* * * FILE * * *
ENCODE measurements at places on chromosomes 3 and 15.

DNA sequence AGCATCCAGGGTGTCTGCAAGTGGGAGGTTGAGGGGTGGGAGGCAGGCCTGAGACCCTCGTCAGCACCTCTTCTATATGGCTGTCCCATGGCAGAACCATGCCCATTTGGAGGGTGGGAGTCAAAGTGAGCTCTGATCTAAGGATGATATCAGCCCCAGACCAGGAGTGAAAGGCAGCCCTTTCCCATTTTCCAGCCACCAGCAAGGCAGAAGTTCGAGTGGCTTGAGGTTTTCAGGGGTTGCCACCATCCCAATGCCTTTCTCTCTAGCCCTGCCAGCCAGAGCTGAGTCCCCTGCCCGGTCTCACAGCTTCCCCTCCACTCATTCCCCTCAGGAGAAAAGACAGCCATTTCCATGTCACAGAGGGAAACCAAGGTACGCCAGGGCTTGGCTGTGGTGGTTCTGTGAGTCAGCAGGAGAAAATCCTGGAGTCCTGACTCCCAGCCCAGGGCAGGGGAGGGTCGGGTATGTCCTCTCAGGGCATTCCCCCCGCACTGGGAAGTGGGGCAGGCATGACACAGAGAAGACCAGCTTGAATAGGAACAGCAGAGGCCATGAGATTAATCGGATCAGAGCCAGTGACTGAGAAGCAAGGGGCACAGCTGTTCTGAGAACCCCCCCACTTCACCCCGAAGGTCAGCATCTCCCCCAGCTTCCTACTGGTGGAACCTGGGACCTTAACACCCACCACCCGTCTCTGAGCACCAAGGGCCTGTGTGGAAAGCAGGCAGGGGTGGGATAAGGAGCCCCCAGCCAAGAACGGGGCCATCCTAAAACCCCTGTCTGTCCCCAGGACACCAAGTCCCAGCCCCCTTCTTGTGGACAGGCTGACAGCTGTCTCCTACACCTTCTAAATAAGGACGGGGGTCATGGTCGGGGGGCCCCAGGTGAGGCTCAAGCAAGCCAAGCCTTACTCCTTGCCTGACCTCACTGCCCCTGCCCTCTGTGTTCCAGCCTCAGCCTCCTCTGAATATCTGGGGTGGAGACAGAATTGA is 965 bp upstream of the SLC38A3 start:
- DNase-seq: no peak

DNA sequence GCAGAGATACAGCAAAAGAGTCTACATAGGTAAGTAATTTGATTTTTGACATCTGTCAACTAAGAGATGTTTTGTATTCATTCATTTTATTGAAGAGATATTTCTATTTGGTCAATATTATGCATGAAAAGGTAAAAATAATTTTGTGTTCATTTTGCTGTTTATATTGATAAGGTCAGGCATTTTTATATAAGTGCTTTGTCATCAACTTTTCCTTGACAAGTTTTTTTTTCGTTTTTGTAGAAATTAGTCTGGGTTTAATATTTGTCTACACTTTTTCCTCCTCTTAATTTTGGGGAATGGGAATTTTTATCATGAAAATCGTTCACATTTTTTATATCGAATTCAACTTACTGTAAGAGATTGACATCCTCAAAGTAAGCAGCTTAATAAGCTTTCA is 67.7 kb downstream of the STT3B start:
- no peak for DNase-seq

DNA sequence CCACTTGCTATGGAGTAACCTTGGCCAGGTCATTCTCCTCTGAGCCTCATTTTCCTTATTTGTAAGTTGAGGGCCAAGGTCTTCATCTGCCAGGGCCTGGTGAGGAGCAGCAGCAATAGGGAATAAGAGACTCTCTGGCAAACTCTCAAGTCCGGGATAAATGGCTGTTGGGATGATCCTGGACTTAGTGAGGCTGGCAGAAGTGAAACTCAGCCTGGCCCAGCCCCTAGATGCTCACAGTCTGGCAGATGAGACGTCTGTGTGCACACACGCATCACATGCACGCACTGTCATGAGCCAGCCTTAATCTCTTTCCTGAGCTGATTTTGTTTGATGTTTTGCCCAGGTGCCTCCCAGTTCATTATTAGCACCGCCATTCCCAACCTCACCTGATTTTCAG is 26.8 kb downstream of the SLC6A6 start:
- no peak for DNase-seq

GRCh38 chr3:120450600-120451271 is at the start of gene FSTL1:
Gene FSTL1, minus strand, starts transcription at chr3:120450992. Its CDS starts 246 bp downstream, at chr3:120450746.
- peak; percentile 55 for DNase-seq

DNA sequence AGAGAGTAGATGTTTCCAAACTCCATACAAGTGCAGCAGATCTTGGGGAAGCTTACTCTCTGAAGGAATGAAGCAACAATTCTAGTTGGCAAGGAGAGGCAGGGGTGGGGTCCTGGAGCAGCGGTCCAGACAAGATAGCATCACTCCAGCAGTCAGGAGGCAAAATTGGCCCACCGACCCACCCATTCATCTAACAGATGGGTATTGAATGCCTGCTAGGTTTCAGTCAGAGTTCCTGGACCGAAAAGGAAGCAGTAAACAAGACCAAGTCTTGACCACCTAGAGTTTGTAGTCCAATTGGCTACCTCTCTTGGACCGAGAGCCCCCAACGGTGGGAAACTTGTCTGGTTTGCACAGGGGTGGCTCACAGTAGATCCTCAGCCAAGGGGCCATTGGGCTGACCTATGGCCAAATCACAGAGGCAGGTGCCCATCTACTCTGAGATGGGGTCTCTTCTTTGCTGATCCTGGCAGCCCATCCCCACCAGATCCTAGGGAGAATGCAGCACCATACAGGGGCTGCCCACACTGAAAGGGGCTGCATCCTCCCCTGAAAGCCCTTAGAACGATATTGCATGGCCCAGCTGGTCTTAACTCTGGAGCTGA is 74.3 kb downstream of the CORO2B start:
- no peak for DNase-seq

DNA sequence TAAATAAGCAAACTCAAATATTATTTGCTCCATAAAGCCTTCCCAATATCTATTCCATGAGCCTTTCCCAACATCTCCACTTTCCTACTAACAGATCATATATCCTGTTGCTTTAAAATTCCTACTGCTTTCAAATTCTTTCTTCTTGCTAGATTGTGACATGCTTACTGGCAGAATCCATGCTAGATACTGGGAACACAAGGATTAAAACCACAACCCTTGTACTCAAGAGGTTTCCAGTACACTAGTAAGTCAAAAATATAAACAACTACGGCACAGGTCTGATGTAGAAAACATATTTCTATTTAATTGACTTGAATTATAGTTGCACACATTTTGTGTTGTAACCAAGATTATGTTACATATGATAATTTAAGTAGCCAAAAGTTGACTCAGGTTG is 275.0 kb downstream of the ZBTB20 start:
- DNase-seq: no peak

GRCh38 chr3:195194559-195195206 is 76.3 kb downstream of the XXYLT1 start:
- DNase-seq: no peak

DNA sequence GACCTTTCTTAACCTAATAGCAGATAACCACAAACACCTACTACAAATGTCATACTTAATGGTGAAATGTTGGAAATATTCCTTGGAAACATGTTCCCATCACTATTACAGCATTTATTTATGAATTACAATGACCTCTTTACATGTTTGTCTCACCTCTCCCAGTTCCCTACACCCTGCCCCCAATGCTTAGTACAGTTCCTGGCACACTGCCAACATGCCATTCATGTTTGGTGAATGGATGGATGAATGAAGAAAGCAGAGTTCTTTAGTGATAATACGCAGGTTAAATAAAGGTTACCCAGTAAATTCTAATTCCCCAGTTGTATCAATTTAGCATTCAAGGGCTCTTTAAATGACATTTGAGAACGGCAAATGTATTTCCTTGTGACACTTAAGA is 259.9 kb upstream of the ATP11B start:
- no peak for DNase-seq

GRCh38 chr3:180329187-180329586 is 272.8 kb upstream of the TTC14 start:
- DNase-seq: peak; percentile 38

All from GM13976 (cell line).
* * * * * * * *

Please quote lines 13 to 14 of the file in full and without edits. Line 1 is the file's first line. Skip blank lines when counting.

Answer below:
DNA sequence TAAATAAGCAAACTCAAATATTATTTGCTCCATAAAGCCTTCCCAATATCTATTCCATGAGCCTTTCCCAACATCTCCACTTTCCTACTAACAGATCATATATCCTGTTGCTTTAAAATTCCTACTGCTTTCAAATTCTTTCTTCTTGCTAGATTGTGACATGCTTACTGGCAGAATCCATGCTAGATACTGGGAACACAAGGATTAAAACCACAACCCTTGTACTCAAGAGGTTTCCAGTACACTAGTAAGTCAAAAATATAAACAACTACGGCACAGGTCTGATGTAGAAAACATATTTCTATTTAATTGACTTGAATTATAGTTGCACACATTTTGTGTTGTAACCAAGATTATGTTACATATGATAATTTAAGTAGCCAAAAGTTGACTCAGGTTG is 275.0 kb downstream of the ZBTB20 start:
- DNase-seq: no peak